The geopolitical rivalry between Iran and its neighbours headed by Saudi Arabia, instigated by Israel and ferociously supported by the US, is now reaching another peak.
This issue is not of equal concern to all parts of Asia. However, the conflict that has been simmering for about four decades is, in fact, a showcase of the new world order in the making, and that is why it concerns everyone, including Malaysia.
On May 8, 2019, Iranian President Hassan Rouhani (photo, above) stated that Iran takes a first step in retracting from the Joint Comprehensive Plan of Action (JCPOA) – involving the five permanent members of the UN Security Council (UNSC) plus Germany – that was called to clear off suspicions about the purpose of its nuclear programme.
Rouhani’s statement marked the one-year anniversary of the US withdrawal from the deal, as Iran finally decided to make a point – the country is not benefiting from the agreement. The Europeans, however politically supportive they were, failed to find an effective way to bypass the US unilateral sanctions.
We have already been at a similar point of escalation before, for example, in 2012, when the US and EU imposed “crippling” sanctions on Iran that severely affected its oil-based economy. Iran threatened to block the Strait of Hormuz for the passage of all the oil exported from the Gulf, tempers were running high and analysts weighing on the possibility of war.
However, back then President Donald Trump was not in the White House yet, neither was his hawkish, anti-Iran security adviser John Bolton, and the perspective of diplomatic settlement as a concluding chord of Barrack Obama’s legacy was still lying ahead.
Now, Iran is cornered more than ever before with soaring chances for escalation into a military flare-up. Proper communication between Iran and the US is absent, nerves in Teheran are highly strung, with the government facing not only psychological bullying in the Gulf, but also the prospect of civil unrest at home. Inflation soared to 50 percent, some basic goods are absent from the shelves, and the public is being warned to close ranks against foreign incitement of counter-revolution.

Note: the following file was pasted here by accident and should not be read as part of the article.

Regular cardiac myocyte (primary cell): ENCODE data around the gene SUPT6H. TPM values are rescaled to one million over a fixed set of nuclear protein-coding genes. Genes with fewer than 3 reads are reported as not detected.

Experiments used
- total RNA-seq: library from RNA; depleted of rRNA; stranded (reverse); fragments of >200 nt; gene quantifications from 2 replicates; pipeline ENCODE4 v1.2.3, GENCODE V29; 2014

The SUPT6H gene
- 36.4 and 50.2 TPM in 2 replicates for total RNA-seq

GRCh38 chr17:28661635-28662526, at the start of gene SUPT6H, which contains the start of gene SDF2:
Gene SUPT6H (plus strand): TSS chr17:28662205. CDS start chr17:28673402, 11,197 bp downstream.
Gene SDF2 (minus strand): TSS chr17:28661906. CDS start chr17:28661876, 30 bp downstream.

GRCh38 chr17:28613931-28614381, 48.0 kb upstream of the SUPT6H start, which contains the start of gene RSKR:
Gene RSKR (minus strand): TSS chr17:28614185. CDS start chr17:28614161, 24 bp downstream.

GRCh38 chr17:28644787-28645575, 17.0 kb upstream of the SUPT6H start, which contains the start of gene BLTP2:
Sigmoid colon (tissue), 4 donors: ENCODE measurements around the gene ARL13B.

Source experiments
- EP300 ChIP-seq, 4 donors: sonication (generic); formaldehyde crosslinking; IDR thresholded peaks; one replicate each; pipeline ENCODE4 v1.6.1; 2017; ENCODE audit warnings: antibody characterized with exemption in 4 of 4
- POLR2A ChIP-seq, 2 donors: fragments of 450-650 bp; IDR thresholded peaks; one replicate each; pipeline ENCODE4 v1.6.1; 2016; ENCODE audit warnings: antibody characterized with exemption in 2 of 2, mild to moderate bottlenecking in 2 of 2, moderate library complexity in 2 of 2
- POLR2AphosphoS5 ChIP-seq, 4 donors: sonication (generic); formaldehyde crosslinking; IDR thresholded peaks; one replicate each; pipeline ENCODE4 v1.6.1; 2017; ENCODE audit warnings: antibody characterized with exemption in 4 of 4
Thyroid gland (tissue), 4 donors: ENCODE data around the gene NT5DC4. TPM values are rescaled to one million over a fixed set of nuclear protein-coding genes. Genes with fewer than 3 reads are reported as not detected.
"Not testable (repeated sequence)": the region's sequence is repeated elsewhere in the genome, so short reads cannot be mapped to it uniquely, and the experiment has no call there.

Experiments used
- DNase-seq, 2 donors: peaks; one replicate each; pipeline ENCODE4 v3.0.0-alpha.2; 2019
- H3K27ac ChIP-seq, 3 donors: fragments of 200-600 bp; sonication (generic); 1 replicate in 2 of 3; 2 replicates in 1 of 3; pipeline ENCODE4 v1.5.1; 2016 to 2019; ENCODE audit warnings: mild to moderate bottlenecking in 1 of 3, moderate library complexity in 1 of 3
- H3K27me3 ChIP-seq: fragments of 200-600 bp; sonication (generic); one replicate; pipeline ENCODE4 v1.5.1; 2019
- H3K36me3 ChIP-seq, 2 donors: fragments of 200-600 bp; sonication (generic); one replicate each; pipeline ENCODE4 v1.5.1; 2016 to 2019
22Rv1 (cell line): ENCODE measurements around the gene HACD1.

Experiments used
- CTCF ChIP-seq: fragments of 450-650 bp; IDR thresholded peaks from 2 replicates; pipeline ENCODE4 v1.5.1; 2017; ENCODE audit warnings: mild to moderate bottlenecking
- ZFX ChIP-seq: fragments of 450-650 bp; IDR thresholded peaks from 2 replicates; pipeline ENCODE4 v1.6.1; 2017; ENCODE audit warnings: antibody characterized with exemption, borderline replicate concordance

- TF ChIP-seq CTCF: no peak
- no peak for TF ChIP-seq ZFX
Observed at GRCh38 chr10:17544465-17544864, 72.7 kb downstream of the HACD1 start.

The problem is that the list of what Washington is demanding from Teheran keeps expanding. The most recent slap Iran received in April 2019, when its Islamic Revolutionary Guard Corps (IRGC), the organisation that performs, among others, a function of military forces, was designated by the US as a terrorist organisation.
On May 4, 2019, the US announced that waivers for the countries purchasing oil from Iran will not be extended. Shortly after, the American aircraft carrier Abraham Lincoln that played a prominent role in the Iraq invasion of 2003, was sent to the Persian Gulf along with B-52 bombers.
Not many would like to acknowledge that JCPOA was a cosmetic measure to conceal this old geopolitical rivalry that began when Iran revolutionised itself into the Islamic Republic in 1979. Despite that fact, in 2015, many felt benefiting from it in one or another way – it could be called a legacy, declared an achievement of diplomacy, a tremendous effort undertaken to prevent the erosion of the international non-proliferation regime, for Iranians – brought hope for economic betterment.
The important thing is that those expectations to benefit from JCPOA were legally sealed – the text was endorsed by the UNSC Resolution 2231 on July 20, 2015, and its provisions resolution deemed to be mandatory for execution according to the UN Charter.